A Good Place to Wind Up

I swore up and down when I started writing Passages and Passenges that I wouldn't make the same mistakes that I did when I was working on my first, failed novel. I've talked about this several times, most recently in my post Changing the Habit #5. I was fairly certain therefore that I would start, and just go with it. I was totally wrong.

Finding the beginning of my book took almost a year of writing the book. I still think that's totally nuts. There's a lot of pressure to get the beginning right. Right?

At first, I planned on starting with major action. So, chapter 1 opened ... explosively. Then, I realized that the cinematic, explosion filled approach was totally out of character (not in a POV that made any damn sense) for the way I was writing the novel. Scratch that.

Then, I moved the time frame forward about ten minutes and started after the explosions were done. I let my character deal with the aftermath, literally crawling his way out of the mess I had just made. While an interesting way to start the book, I realized that as a fantasy series, starting with a sci/fi element was really misleading to the reader. As cool as the first chapter was, again, it wasn't consistent. Scratch that one too.

I don't know exactly when I decided to start with the fantasy element of the book, but things started going much MUCH more smoothly at that point. But. My beta readers were concerned that starting the middle of the action didn't give me any chance to really explain the world, to explain the rules of the magic system I was using, or to setup anything. They were right, too. Scratch THAT as well.

Somewhere in the middle of my big rewrite that I did last year (I totally rewrote the book from page one after finishing a very rough draft) I wrote a chapter. I think it was chapter 21 originally. This chapter was one of a series of flashbacks, I believe it was the third such. I got very positive feedback on the chapter, and in fact, was strongly urged to move it up top. Instead of a flashback, make the action start there.

Where I am now, is that "21st" chapter is my first. What was the first chapter, the really action packed, fantasy scene, actually now happens about a quarter of the way into the second chapter. Even though my novel no longer starts with explosions and in the middle of nutso action, I do give the reader a much more grounded approach to the world and let them get to know and care about the characters a bit before I put them in mortal danger.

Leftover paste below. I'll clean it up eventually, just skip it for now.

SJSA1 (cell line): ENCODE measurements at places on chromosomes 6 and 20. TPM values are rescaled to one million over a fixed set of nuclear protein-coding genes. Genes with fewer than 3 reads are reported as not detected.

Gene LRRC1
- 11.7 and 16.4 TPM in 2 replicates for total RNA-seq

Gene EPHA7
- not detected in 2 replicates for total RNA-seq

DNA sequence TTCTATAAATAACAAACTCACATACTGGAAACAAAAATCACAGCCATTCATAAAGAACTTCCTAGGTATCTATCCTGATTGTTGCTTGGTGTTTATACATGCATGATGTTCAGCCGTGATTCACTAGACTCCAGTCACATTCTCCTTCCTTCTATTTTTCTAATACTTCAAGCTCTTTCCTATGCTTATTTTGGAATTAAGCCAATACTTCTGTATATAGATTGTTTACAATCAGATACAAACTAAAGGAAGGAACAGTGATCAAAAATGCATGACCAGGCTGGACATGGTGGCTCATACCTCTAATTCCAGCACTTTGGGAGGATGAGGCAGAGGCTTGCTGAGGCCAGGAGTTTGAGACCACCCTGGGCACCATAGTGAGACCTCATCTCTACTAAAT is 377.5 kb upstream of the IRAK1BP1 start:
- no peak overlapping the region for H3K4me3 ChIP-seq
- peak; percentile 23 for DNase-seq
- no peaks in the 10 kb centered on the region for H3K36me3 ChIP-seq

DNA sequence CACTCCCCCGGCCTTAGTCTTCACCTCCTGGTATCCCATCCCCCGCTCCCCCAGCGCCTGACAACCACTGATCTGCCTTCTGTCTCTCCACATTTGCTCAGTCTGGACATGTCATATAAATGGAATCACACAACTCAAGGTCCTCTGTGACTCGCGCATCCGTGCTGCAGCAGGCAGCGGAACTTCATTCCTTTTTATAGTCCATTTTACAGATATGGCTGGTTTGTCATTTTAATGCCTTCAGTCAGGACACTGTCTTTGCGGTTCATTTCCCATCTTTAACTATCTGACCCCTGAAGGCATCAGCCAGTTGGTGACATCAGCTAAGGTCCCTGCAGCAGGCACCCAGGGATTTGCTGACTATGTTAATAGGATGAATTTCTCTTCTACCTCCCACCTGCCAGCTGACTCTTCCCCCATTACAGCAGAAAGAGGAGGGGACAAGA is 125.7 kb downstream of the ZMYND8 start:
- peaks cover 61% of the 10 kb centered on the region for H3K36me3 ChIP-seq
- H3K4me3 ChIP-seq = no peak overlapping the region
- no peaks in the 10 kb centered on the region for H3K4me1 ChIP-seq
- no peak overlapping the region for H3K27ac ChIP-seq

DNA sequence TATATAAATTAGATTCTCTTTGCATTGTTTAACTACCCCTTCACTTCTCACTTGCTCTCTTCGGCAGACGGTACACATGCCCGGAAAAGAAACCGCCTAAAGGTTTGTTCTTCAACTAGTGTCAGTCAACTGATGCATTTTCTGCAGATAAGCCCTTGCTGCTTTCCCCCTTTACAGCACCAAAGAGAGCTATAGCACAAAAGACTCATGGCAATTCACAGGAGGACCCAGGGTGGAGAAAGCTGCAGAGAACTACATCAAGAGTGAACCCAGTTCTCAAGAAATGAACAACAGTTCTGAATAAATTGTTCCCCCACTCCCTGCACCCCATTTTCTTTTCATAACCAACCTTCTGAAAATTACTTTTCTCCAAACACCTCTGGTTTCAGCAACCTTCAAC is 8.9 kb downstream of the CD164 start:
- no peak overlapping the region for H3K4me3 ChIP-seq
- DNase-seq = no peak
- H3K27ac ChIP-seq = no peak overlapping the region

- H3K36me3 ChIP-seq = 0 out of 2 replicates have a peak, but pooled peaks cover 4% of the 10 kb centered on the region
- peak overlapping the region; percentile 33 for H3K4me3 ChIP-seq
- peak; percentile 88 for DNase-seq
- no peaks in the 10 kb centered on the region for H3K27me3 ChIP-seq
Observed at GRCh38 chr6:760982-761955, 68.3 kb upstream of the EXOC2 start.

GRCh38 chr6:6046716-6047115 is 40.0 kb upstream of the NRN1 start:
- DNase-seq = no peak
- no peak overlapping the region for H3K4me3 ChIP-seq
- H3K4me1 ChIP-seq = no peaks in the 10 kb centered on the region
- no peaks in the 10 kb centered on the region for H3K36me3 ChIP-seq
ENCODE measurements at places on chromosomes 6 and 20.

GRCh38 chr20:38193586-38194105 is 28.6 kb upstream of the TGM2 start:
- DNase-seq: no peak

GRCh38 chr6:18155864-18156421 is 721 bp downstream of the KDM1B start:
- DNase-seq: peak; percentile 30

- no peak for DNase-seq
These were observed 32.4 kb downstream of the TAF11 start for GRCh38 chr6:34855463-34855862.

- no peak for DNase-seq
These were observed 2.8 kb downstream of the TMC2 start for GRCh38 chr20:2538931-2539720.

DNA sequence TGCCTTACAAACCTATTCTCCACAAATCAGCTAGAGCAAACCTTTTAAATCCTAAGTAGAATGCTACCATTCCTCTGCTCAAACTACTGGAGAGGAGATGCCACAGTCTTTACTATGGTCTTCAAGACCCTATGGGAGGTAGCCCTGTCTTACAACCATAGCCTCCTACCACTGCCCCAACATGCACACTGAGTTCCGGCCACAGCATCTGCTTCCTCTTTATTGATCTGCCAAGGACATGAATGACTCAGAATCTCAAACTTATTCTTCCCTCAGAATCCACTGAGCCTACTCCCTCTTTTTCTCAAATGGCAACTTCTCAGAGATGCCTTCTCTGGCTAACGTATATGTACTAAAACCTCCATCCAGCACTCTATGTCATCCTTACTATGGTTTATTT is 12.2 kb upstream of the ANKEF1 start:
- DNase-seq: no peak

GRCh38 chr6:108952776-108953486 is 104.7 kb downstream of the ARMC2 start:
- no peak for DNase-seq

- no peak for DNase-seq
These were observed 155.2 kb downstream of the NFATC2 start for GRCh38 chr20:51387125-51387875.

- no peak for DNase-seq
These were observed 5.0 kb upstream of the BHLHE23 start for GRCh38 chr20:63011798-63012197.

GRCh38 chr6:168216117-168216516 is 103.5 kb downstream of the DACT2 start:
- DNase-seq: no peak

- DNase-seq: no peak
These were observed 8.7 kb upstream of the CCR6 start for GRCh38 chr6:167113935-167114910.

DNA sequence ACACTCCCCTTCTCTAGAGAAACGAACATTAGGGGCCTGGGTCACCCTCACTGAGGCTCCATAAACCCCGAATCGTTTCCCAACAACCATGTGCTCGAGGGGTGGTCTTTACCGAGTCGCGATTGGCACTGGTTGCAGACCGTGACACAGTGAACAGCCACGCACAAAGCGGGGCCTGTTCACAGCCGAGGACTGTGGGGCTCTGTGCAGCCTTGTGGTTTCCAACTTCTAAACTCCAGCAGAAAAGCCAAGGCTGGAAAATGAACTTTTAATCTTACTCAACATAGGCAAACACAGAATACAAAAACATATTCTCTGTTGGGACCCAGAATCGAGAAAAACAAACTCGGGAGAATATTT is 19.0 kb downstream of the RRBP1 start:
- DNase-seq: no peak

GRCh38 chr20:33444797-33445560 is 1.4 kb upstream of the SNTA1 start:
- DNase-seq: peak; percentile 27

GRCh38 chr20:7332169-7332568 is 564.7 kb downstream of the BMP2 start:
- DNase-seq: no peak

I know how much I stressed out about finding that great beginning for the book. After about two and a half years of working on the book, multiple failed attempts, I accidentally wrote a great beginning. Awesome!

I was listening to Writing Excuses recently and they happened to be talking about beginnings. Dan Wells made a really excellent point, that the beginning you write early on probably isn't going to be the beginning that actually makes it through all of your editing and rewrites anyway. So, there's no reason to stress about writing that perfect beginning when you start.

I can totally relate to that.

More, I recently suggested to a friend that if she's having trouble getting out of the beginning, just skip it. Start a chapter down the road a bit. We all know something is going to happen before that chapter, but often, it's actually easier to write the "real" beginning of the book after you understand your characters and your plot better than you ever will when you start writing on line one. Especially if it's your first book.

As always, writing is more important than hitting the nail on the head with every word. The act of writing five or six crappy chapters, early on, is much better than iterating over the first chapter again and again, trying to find that perfect beginning.

Proof Reading

There's something wrong with my brain, and I'm fairly certain that you might have the same problem I do. When I write something, say, an email, or a story, I have a super hard time proofing that thing in the medium in which I wrote it. So, if I wrote it in Word or Scrivener, then catching minor mistakes is a real issue for me. I can use the original medium to find plot problems, blatently obvious, big picture problems, etc. But when it comes to using the wrong verb tense, or a very nearly correct (but still incorrect) word (e.g. "She spent all of her live vs. She spent all of her life) I really do have a difficult time. These are the sort of annoying problems that don't always jump off the page to you (the author) but will absolutely jump out to the reader. This can be really bad if the reader is someone you're trying to get to buy/publish the book.